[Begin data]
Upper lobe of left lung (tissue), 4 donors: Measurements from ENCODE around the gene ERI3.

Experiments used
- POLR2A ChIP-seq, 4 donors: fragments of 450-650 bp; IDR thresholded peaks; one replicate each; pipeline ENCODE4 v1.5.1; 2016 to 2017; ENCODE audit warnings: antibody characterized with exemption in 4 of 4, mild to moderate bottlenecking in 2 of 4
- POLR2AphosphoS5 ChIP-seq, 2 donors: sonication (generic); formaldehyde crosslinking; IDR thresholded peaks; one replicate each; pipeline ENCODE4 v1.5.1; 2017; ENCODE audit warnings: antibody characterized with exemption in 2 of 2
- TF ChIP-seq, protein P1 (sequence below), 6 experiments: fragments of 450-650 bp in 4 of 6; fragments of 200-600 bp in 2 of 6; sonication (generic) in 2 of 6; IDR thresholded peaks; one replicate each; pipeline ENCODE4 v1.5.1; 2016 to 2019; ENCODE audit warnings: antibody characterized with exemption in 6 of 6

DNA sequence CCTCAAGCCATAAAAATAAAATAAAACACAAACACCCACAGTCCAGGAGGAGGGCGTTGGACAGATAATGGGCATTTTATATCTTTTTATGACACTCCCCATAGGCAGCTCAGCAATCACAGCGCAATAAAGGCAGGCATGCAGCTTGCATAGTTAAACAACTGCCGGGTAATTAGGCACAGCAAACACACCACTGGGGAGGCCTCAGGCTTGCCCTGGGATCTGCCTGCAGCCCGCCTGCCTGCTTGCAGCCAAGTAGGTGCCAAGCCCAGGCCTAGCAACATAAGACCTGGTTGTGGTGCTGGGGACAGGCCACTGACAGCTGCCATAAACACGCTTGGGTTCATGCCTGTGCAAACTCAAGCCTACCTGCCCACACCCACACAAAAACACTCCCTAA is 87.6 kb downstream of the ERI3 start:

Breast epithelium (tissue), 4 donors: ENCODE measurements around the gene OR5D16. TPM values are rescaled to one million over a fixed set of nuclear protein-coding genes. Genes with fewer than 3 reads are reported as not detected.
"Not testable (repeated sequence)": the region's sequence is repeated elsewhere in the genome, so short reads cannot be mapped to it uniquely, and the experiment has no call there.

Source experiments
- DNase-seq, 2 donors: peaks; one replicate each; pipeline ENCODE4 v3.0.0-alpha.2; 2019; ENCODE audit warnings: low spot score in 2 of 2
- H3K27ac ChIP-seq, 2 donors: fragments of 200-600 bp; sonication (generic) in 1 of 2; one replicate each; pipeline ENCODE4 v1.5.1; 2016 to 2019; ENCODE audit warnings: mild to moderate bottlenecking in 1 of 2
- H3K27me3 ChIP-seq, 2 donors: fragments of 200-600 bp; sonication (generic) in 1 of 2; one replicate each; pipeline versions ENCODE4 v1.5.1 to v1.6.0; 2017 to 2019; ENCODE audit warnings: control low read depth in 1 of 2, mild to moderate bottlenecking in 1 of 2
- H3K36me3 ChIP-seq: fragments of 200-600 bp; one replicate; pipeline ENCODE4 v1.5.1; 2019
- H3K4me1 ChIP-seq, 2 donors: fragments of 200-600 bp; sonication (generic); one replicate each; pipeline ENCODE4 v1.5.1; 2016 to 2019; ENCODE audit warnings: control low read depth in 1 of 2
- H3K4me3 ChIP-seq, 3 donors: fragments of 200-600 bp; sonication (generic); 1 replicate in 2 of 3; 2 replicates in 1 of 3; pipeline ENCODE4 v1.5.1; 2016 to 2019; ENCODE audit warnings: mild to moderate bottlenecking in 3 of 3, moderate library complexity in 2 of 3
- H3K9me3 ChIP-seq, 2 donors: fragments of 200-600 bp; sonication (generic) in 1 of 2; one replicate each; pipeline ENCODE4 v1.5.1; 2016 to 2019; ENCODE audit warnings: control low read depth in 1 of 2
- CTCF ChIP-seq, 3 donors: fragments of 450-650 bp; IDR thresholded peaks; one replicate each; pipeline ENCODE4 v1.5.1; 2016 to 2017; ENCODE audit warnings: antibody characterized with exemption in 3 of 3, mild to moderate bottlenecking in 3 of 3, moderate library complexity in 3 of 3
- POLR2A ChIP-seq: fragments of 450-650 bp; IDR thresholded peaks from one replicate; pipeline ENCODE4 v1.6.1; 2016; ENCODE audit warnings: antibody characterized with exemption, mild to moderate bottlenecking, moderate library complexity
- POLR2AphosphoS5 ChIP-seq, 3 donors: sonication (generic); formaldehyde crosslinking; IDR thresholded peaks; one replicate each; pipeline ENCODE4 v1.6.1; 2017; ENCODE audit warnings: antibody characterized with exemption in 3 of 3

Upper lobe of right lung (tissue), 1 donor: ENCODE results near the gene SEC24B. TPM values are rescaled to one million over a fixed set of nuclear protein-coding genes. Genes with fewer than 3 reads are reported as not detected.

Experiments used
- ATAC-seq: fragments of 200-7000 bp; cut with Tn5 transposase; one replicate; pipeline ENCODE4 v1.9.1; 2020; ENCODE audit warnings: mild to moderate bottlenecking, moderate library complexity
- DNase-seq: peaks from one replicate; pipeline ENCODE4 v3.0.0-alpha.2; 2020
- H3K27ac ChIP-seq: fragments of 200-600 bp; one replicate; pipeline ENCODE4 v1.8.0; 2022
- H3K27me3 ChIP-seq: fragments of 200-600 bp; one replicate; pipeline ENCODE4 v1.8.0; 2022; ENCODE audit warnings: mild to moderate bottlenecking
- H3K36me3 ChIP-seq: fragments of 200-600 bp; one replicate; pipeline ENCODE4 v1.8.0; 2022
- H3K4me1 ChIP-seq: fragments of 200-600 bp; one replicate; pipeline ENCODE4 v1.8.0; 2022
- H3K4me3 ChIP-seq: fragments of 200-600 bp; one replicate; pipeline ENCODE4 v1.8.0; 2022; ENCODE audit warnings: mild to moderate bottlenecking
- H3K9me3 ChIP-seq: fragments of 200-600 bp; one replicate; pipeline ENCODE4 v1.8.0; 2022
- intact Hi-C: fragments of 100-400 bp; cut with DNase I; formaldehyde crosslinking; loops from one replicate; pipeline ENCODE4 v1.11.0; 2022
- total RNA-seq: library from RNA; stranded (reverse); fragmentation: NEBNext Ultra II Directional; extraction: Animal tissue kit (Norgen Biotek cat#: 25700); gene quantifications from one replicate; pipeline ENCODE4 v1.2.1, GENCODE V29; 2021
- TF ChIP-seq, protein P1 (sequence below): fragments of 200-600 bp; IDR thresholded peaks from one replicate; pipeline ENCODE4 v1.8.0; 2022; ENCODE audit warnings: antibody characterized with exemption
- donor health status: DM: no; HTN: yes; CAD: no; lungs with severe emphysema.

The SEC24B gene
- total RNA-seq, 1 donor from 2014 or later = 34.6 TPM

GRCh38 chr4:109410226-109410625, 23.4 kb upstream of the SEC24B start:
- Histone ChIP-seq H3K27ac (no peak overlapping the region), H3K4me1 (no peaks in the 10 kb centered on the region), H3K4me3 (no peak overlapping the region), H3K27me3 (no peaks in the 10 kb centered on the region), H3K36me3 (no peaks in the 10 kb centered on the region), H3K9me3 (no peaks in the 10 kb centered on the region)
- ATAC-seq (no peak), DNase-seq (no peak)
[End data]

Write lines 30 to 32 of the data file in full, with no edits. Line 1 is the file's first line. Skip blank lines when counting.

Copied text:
- intact Hi-C: fragments of 100-400 bp; cut with DNase I; formaldehyde crosslinking; loops from one replicate; pipeline ENCODE4 v1.11.0; 2022
- total RNA-seq: library from RNA; stranded (reverse); fragmentation: NEBNext Ultra II Directional; extraction: Animal tissue kit (Norgen Biotek cat#: 25700); gene quantifications from one replicate; pipeline ENCODE4 v1.2.1, GENCODE V29; 2021
- TF ChIP-seq, protein P1 (sequence below): fragments of 200-600 bp; IDR thresholded peaks from one replicate; pipeline ENCODE4 v1.8.0; 2022; ENCODE audit warnings: antibody characterized with exemption